The answer depends in part on whether the fair rental value of the leased property exceeds the base rental for the leased property and, if so, by how much. Base rental is a known stream of payments that represent debt service on COPs based upon certain interest rate assumptions. Fair rental value of leased property, however, is not defined under California law and is not easily quantified. For the municipal lender this is both good and bad. On the good side, there is room for some degree of subjectivity. On the bad side, there is no certainty that assumptions made at the outset will remain correct over time. Faced with this dilemma, what is the municipal lender to do?

The best answer is to obtain as many inputs as possible. In the nongovernmental world, appraisal would seem to be the obvious starting point. However, appraisal is less useful in the governmental world given the unique nature of many leased governmental properties (e.g., how do you value a fire station?). In addition, appraisals are normally outsourced and the cost of the appraisal would need to be included in the municipal lender’s bid, which may adversely impact the attractiveness of the bid. Consequently, the starting point is usually the issuer’s real estate department (i.e., what value does the issuer attribute to the leased property on its own books?). Depending upon the type of property, insured replacement value also may be a good proxy for value. The municipal lender should also consider whether the leased property is of a type that could readily be used for a different purpose. If a property can be used for a purpose other than a governmental purpose (e.g., a governmental office building could be used as a commercial office building), the municipal lender may wish to consider value on a best-use basis.

Armed with fair rental value information, the municipal lender can now assess whether the anticipated fair rental value exceeds base rental value and, if so, by how much. The excess (if any) will support accelerated payments to the municipal lender once the loan is in term-out mode, assuming that fair rental value does not decline over the course of the financing. By raising rental from base rental to maximum fair rental in the underlying financing documents, greater payments can be directed to the loan or securities held by the municipal lender. This will result in partial acceleration when compared to debt service on the underlying COPs, while at the same time preserving the constitutional debt analysis.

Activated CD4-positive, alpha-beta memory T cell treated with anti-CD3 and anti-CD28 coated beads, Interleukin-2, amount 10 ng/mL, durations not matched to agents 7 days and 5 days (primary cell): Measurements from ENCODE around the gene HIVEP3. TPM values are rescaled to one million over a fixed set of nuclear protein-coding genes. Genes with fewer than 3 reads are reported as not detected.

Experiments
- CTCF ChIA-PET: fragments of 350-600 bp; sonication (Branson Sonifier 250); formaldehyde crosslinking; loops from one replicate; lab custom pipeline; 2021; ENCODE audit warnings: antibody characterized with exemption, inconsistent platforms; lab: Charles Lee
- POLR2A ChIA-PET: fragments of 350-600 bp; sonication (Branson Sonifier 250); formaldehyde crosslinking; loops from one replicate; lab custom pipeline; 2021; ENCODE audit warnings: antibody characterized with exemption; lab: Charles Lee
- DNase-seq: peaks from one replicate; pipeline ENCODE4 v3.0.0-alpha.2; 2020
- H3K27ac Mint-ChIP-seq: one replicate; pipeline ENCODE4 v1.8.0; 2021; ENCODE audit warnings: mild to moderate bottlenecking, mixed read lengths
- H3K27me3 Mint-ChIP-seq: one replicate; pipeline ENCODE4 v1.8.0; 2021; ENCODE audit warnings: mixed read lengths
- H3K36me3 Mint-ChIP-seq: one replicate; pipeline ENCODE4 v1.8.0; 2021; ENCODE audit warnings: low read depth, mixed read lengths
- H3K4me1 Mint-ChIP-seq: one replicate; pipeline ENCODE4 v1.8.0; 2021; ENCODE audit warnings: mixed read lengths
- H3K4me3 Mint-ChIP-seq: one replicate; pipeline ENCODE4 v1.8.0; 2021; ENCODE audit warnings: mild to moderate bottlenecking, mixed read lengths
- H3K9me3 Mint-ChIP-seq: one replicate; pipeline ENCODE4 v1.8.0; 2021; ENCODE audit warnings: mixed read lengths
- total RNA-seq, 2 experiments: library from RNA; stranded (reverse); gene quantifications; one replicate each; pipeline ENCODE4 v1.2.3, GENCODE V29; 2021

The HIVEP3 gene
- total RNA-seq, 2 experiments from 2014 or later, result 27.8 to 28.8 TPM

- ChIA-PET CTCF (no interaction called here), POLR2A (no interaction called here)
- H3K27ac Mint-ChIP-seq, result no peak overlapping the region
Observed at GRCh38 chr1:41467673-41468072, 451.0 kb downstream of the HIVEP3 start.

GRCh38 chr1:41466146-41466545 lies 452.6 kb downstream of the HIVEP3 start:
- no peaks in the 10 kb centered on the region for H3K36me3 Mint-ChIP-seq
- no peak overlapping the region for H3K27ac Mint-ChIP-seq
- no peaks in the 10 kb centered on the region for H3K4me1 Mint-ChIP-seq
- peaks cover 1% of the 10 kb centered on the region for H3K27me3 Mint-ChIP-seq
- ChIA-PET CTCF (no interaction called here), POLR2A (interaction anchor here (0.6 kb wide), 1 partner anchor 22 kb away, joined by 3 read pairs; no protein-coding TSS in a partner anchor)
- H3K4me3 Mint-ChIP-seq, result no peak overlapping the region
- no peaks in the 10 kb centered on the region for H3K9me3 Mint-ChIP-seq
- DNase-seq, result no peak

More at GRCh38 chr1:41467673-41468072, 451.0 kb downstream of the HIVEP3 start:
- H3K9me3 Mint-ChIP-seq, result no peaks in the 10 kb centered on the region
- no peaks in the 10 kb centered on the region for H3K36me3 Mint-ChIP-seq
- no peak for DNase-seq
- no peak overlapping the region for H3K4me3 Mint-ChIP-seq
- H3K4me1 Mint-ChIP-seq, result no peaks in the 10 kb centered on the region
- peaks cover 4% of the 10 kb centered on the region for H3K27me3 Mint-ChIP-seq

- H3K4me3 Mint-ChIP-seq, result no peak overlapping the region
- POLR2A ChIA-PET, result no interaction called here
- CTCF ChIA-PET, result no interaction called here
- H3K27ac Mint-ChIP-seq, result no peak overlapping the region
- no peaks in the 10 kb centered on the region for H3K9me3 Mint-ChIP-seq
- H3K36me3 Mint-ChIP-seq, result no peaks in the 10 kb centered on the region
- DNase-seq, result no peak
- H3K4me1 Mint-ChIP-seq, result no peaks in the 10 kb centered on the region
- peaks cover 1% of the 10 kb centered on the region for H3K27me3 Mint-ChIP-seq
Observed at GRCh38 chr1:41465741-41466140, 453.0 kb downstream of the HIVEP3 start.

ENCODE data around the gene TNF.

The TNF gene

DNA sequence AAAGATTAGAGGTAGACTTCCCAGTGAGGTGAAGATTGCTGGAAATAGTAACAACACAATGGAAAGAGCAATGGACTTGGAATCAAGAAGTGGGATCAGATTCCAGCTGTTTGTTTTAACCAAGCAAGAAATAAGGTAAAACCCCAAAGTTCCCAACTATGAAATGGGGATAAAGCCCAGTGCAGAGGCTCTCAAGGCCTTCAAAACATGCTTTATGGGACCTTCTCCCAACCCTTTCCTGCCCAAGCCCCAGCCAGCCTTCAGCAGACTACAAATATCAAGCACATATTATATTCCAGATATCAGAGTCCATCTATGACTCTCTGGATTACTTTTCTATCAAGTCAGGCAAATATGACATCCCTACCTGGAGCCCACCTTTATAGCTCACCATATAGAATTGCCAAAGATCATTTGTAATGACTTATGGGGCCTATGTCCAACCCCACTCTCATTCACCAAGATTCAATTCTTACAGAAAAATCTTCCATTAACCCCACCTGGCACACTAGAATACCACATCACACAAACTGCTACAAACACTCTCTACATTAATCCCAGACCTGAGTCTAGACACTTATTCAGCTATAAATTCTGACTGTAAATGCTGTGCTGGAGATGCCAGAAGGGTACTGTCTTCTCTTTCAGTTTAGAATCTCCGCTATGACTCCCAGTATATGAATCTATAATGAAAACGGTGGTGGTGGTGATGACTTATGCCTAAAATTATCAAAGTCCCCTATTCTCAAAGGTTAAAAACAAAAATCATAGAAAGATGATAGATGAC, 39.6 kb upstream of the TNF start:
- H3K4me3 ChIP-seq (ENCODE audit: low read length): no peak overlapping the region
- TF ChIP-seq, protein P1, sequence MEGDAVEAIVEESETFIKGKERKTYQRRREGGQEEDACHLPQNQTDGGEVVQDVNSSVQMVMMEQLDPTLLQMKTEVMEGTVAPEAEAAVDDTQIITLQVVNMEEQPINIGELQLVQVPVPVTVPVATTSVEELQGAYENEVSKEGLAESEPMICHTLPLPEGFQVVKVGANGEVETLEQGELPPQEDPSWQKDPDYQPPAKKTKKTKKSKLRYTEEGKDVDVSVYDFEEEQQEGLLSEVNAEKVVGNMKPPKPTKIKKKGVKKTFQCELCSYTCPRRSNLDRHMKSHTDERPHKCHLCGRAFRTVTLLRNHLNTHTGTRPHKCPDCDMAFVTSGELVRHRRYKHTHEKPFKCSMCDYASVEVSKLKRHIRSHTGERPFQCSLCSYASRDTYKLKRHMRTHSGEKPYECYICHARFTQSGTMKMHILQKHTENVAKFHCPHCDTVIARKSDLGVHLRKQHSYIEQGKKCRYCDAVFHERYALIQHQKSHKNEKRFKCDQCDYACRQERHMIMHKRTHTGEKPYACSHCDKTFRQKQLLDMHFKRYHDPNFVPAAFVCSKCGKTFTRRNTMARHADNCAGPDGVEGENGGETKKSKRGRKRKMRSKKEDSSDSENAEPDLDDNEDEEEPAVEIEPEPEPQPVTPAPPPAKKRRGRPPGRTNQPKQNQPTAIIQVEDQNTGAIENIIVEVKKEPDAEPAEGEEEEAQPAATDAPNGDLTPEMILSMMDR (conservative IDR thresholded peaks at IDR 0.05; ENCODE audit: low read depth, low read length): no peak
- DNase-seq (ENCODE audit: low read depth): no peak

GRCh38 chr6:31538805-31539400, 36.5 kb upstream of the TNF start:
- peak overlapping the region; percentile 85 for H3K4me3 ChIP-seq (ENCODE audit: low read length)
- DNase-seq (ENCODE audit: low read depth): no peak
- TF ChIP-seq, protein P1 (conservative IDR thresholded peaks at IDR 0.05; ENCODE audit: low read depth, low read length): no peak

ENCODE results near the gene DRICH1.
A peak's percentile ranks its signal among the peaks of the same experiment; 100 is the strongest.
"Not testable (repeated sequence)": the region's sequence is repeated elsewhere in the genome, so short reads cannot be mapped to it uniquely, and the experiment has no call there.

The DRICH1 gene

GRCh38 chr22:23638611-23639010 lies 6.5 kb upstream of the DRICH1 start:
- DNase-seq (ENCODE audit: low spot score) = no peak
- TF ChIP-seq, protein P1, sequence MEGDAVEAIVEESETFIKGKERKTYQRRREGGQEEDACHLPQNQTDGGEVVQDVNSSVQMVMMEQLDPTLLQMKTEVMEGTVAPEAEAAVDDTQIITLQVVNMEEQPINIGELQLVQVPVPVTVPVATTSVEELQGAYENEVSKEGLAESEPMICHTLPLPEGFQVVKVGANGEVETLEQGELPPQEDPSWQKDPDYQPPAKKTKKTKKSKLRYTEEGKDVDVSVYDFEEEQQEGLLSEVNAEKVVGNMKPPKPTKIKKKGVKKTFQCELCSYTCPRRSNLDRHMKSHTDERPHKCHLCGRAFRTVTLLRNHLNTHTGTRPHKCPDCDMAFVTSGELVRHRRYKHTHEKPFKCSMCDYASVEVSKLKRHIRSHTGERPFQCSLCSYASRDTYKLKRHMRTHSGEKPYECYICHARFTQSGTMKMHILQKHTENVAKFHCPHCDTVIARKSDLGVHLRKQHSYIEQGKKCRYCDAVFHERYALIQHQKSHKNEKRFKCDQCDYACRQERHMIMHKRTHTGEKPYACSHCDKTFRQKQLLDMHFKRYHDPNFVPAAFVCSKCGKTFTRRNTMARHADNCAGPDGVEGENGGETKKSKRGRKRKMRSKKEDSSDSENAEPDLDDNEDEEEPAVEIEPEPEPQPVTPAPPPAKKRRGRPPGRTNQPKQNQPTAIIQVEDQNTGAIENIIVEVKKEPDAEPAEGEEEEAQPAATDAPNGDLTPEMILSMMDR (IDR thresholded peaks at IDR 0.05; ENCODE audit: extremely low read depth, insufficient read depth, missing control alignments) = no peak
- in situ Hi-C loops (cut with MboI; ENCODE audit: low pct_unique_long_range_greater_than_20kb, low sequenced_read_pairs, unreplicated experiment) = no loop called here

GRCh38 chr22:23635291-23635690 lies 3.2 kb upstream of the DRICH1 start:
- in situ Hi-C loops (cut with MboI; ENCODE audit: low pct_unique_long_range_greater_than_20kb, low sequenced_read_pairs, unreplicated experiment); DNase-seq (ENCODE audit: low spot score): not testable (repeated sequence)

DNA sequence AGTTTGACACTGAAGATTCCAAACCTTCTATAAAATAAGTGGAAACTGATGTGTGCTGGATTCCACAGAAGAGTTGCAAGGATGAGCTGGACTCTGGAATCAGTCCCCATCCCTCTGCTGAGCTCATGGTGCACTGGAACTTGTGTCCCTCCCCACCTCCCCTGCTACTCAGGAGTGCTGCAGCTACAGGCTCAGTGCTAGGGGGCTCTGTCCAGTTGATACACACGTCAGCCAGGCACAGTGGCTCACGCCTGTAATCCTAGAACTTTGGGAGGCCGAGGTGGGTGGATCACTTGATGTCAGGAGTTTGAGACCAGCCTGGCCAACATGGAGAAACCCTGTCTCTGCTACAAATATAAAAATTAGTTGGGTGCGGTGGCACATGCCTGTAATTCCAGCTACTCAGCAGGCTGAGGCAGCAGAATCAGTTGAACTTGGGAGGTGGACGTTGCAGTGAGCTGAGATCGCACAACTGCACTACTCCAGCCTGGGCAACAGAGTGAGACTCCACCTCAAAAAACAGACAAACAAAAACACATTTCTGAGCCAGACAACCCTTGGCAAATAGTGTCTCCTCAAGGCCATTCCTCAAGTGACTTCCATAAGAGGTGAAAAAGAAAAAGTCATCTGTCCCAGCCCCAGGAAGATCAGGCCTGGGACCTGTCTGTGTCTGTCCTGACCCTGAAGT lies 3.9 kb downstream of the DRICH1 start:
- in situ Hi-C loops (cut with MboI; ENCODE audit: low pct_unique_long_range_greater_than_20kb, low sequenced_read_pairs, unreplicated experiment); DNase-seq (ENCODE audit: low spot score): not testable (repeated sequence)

Given that fair rental value can decline over time, most municipal lenders will require the public entity issuer to agree that it will not voluntarily re-determine fair rental value during the term of the financing without the lender’s prior written consent. While most issuers will agree to this type of covenant, insurance valuations routinely undertaken by the issuer may undercut its worth. Conversely, to take advantage of prospective fair rental value increases, most municipal lenders will retain the right during the term-out period to re-determine, or to direct the public entity issuer to re-determine, the fair rental value of the leased property.

Some California issuers are now including a “maximum base rental” concept in their Offner-Dean leases. This concept caps the issuer’s lease payments in the event that fair rental value increases. From the municipal lender’s perspective, a cap on fair rental value should be resisted unless the municipal lender is comfortable that the maximum base rental is sufficient to support the lender’s term-out payments.